Danny Pate (HTC-Highroad) has called for stricter punishments for doping offences in cycling. The American rider has also called for a single governing body to deal with doping cases rather than individual national federations, who in his opinion, are inconsistent.
Cycling has been rocked by several high profile cases in recent years, including 2010 Tour de France winner Alberto Contador, while the likes of Danilo Di Luca and Emanuele Sella have served much shortened suspensions after providing police with doping information.
“There’s an issue on the processing and the national federation when it comes to doping cases. Some federations don’t treat their riders appropriately. Everyone should be dealt with by the same court because some nations are more lenient than others. Look at the Italian federation against the Spanish one. There’s a big difference going on there,” Pate told Cyclingnews.
Pate was speaking in general terms and told Cyclingnews that he applauded the Italian Federations recent steps in the fight against doping but drew on the inconsistencies surrounding lifetime bans.
“Look at Phillip Zajicek in the US who got a life time ban. I don’t know all the details but he’s stolen around $50,000 a year but then there are guys in the sport stealing millions of dollars and are doing the same offences if not more if you look at blood transfusions. They’re getting two years and coming back on big contracts.”
“Some of these things need to addressed with more life time bans. How has Riccò not got a life time ban? That’s just insane to me.”
“It’s coming to a time where we need to think about longer bans. People should be treated fairly and some of the bans don’t seem fair anymore. To me an 18 month ban when you give some information… I think maybe two years if you give information. But it should be more.”
Taking a stronger stance
However the punishment handed to riders shouldn’t be just a ban, according to Pate, with returning riders encouraged to show a stronger stance.
“Once you’ve cheated and been found guilty you need to show that you’ve changed because you can’t just come back and say sorry. One sorry isn’t enough; you owe the length of your cycling career to having a stance against doping.”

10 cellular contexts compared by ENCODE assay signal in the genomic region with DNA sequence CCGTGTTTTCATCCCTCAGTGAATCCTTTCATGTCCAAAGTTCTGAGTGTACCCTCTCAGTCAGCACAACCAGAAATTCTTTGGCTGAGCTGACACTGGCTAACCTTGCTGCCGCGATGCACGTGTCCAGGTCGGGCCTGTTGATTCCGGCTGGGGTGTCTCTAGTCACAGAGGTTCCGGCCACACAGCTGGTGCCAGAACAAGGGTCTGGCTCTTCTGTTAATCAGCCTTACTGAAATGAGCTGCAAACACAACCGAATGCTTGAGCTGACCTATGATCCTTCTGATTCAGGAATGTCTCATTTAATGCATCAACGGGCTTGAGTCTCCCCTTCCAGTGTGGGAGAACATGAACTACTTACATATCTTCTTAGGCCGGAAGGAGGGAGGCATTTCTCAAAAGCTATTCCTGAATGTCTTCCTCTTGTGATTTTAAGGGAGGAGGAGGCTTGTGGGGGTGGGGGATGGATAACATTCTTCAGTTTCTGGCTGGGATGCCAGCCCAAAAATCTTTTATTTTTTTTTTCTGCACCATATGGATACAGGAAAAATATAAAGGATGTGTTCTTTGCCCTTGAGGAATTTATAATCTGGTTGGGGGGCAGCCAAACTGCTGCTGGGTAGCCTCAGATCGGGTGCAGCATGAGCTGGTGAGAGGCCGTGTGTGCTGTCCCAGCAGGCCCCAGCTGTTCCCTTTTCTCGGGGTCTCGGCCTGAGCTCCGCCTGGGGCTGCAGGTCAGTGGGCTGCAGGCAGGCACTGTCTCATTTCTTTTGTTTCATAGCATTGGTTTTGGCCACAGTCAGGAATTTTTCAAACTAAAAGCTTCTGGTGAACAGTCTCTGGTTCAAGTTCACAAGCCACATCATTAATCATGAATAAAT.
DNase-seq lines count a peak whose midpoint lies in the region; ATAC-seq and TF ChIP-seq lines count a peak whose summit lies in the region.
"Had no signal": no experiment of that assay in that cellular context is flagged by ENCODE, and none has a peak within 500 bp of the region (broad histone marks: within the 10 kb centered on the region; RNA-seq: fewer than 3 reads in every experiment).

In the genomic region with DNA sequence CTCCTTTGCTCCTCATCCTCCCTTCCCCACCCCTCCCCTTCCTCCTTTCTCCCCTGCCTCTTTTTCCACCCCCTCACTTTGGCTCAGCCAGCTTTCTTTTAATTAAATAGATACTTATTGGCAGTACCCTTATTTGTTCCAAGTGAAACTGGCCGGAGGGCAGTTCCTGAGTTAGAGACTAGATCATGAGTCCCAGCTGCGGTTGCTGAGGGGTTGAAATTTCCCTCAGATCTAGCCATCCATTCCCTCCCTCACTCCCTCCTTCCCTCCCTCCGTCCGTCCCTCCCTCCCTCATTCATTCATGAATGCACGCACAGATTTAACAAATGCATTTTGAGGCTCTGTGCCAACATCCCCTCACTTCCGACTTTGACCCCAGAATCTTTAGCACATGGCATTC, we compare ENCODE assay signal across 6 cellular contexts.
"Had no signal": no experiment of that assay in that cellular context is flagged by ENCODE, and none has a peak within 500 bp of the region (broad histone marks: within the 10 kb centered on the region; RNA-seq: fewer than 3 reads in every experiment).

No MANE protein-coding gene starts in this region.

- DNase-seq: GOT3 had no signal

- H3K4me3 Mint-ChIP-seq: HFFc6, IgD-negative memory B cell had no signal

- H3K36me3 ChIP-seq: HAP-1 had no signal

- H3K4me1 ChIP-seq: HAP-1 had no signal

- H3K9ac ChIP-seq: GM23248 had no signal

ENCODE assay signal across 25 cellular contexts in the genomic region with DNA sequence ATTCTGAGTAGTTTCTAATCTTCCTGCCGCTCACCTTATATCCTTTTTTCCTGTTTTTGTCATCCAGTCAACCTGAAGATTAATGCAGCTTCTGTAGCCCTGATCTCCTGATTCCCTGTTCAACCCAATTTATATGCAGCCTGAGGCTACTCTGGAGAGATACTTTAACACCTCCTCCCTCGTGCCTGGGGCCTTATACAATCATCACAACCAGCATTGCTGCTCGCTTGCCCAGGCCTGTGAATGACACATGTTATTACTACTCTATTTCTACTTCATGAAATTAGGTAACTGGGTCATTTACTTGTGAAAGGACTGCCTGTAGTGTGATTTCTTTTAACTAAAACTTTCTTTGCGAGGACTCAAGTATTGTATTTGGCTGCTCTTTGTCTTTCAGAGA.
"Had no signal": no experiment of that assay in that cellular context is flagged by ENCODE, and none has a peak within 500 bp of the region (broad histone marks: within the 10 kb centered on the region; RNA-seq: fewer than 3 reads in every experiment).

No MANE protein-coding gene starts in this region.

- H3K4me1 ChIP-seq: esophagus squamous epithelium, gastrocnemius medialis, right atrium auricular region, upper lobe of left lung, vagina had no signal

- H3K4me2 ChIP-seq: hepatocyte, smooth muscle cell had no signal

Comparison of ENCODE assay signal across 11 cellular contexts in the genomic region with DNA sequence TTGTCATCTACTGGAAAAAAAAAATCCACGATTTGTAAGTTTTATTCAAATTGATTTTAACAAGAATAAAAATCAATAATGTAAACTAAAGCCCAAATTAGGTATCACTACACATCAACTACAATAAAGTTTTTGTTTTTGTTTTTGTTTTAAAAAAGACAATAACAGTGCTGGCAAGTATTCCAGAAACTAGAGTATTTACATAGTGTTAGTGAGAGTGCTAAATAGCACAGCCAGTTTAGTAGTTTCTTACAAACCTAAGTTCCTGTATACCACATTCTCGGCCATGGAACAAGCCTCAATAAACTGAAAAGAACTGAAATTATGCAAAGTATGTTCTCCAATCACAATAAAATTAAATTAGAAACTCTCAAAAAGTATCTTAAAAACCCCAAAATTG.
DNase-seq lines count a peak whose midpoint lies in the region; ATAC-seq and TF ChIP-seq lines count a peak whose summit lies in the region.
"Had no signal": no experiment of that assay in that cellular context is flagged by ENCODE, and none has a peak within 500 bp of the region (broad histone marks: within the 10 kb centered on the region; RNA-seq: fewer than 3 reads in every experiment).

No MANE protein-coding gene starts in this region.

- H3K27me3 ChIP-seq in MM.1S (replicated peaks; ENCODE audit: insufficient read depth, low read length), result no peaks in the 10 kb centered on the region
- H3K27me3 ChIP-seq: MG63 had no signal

“Like David Millar. He’s one of the only guys. His offence was bad but afterwards he’s paid the fine by paying more time to fighting against it afterwards. Anything that has to do with EPO, blood bags and matching DNA needs a life time ban.”
Despite this Pate has seen encouraging signs within the sport. As well as the recent move by the Italian Federation to ban former cheats from national championships, Pate has witnessed a shift from within the sport’s mentality.
“It’s really hard to say about doping these days. At least everyone says it’s wrong now. You never heard that ten or seven years ago. They just ignored it or pretended it didn’t exist.”
“Doping still happens though but it’s part of every sport. That’s one of the main things why cycling gets run through the mud. At least cycling, maybe not in the most positive manner always, tries to deal with it. Some other sports turn a blind eye big time.”
Can the media help?
The media’s stance on doping has been the topic of serious debate, especially in recent months with speculation mounting that Federal Investigators from the US could opening proceedings against several high profile cycling figures.
“The media drives everything. We wouldn’t get a sponsor without the media, cycling wouldn’t leave this press conference without the media,” he said.
“They have a place in the fight against doping too. Just like world or local news you only hear or see what the media want you to see. So if every story is about doping then that’s all you see in the news. Lately there have been stories about amateur cyclists but why are they on a professional cycling news board?”
Pate’s role in the Tour de France
Pate signed from Garmin at the tail end of 2010 having spent the majority of his career with Jonathan Vaughter’s team. The 32-year-old and former U23 world time trial champion has settled into his new surroundings at HTC-Highroad and has secured a place in the team’s Tour line up in his first year.
Over the next three weeks he will spend the majority of his time on the front working for the likes of Mark Cavendish and Tony Martin and he’s looking forward to the challenge ahead.
“There might be pressure but I don’t think the team treats it that way. When you say it like that it sounds negative but when it comes down to the team meeting it’s always a positive vibe that we can win today. It’s not that we have to do this or that, but the fact is we want to win every day and we’ve the guys to do that. So we don’t talk about pressure or other people, we just talk about our race and how we want to ride. That works for us.”
“A successful Tour for me is being able to do what the team wants me to. I’m here to be a support rider and we’ve got some of the best riders in the world here on the team. Instead of calling it responsibility it’s part of my work. We’re going to go out there and race our race everyday. My part of that will probably be riding on the front and that’s fine.”